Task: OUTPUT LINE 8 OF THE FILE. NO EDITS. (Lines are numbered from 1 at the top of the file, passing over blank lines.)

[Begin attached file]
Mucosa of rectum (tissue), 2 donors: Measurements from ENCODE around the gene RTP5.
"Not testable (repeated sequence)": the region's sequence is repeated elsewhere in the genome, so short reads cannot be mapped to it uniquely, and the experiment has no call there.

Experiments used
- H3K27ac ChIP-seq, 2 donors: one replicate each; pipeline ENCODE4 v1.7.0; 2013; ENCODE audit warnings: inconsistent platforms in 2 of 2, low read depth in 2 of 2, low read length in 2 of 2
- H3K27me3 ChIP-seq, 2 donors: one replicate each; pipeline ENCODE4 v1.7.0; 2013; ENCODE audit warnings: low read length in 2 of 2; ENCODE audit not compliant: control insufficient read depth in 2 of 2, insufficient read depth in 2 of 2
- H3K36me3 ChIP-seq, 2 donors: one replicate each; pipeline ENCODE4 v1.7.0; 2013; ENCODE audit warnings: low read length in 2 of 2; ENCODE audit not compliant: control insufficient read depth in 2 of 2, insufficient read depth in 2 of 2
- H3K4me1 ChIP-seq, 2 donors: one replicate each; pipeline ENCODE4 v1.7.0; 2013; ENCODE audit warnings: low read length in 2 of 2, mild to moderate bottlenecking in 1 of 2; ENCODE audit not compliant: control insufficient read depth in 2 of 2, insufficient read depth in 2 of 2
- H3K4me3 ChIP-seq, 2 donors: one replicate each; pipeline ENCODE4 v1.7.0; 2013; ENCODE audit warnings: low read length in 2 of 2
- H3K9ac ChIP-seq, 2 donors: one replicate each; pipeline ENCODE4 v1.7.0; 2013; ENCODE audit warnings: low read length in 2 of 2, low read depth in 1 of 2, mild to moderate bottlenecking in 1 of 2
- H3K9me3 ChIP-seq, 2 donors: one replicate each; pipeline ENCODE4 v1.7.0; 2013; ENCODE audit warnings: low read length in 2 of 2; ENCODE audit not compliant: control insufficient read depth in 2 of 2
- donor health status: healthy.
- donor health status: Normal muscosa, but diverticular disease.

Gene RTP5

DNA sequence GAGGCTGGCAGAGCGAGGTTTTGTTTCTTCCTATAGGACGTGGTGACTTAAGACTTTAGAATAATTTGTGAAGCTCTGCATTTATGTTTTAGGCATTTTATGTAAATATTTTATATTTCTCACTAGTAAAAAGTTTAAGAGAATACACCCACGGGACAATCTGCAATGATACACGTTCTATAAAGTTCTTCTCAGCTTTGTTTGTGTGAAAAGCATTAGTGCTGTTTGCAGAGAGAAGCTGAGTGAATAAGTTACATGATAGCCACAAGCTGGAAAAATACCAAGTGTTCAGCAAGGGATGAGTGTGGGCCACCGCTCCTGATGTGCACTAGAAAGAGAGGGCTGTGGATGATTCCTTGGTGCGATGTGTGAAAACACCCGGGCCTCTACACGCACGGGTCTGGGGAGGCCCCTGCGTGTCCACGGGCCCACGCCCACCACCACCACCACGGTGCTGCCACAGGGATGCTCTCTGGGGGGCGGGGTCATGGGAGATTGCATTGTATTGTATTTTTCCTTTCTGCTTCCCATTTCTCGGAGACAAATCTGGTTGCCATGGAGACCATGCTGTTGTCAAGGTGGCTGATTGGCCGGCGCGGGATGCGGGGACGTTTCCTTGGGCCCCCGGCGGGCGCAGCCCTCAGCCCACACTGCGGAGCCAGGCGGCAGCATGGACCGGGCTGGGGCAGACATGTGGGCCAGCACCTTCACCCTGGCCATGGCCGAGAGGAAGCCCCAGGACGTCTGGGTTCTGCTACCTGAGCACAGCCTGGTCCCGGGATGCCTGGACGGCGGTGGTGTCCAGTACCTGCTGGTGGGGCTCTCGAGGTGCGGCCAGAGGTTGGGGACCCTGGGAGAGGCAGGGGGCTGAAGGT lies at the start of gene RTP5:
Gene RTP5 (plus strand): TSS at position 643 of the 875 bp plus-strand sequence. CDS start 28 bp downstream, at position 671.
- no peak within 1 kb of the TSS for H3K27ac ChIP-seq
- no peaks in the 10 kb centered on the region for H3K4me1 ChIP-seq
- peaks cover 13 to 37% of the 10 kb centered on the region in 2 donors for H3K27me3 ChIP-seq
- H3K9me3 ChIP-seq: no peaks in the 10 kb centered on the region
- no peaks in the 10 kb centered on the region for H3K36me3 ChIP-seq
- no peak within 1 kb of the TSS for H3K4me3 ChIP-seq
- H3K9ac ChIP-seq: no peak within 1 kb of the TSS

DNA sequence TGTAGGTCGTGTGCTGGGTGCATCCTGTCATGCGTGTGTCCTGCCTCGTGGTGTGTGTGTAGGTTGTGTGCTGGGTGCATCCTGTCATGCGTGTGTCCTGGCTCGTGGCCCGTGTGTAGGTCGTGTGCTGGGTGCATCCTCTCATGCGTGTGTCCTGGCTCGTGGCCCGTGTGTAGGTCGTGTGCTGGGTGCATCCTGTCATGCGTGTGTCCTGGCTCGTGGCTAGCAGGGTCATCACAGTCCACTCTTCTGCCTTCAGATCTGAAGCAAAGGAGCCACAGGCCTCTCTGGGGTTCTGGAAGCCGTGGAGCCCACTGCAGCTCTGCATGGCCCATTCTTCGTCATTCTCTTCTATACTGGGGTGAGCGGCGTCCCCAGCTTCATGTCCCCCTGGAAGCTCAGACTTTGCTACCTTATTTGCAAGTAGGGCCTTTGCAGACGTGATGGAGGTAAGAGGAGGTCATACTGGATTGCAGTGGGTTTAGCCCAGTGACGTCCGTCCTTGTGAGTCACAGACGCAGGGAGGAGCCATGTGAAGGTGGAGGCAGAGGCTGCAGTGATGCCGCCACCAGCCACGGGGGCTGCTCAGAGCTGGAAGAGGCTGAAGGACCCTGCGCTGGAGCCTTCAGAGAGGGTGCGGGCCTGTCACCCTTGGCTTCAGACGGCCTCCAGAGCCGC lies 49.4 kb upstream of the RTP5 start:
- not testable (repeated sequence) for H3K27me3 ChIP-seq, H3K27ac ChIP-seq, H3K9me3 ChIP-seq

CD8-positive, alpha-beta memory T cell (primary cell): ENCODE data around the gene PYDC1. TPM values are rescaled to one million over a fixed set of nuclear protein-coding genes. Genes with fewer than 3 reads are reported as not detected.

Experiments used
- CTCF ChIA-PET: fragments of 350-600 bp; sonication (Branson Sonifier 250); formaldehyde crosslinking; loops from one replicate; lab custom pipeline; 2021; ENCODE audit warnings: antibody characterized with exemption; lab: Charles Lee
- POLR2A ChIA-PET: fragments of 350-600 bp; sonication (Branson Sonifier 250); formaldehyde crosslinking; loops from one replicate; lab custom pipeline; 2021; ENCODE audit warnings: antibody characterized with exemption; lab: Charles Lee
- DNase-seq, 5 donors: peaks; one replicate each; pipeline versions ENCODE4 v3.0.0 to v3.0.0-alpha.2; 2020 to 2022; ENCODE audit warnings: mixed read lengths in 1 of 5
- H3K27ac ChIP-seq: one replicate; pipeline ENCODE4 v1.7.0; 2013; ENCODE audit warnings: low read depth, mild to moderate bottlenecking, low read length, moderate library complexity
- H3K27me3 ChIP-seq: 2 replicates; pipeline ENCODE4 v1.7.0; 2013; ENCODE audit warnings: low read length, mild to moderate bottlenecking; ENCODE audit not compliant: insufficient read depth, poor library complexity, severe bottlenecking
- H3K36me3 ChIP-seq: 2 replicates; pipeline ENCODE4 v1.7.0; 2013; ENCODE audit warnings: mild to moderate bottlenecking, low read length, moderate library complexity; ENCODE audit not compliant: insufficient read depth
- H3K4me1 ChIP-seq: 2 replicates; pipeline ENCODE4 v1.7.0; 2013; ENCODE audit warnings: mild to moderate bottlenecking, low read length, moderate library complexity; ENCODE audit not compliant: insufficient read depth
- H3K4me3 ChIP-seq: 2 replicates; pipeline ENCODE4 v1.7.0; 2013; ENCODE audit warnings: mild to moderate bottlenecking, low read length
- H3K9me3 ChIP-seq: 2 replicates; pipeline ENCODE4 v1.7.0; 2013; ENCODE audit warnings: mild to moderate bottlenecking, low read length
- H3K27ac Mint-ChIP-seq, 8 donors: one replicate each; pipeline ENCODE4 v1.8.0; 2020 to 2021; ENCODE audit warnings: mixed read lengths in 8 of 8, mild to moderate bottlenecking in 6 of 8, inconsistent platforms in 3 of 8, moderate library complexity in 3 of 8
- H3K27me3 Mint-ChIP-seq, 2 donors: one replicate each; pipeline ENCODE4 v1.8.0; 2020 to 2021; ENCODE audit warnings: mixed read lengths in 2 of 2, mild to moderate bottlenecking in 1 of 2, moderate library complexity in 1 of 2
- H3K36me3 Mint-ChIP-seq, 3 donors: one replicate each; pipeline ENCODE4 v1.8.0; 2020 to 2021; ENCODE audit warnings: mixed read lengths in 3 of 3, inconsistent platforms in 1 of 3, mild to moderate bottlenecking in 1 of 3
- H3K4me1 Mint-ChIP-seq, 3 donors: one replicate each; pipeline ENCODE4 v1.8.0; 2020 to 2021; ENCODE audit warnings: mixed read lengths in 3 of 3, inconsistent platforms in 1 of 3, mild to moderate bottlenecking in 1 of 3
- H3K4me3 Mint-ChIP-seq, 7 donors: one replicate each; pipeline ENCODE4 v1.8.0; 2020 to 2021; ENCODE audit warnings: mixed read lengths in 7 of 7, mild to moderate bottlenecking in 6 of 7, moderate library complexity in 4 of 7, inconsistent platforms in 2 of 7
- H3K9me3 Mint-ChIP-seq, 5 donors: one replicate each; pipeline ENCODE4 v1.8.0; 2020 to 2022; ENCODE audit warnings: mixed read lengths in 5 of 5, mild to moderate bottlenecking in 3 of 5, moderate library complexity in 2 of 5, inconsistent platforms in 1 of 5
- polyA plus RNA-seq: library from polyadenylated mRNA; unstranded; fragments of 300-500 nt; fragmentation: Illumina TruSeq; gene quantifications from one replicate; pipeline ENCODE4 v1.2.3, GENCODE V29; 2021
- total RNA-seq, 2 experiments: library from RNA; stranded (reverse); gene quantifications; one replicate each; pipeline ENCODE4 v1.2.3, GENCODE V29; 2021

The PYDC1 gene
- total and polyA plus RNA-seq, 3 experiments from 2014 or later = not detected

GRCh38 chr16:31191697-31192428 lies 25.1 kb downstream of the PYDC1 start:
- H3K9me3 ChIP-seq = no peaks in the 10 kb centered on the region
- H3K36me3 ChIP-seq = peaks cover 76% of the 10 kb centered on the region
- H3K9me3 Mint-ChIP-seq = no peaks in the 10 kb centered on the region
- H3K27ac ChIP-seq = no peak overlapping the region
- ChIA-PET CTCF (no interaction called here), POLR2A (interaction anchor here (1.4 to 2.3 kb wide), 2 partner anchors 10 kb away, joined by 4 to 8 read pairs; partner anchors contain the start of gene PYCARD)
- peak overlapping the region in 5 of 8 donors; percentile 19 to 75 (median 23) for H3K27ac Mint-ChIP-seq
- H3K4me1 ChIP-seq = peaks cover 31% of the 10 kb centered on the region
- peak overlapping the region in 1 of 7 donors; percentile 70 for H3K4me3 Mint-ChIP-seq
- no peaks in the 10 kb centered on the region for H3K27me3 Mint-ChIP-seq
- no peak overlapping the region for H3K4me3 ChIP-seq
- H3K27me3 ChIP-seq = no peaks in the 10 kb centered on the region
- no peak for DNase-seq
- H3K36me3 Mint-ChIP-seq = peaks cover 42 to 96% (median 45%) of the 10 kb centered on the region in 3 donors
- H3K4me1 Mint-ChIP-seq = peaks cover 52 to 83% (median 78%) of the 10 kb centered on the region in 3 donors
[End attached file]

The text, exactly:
- H3K4me3 ChIP-seq, 2 donors: one replicate each; pipeline ENCODE4 v1.7.0; 2013; ENCODE audit warnings: low read length in 2 of 2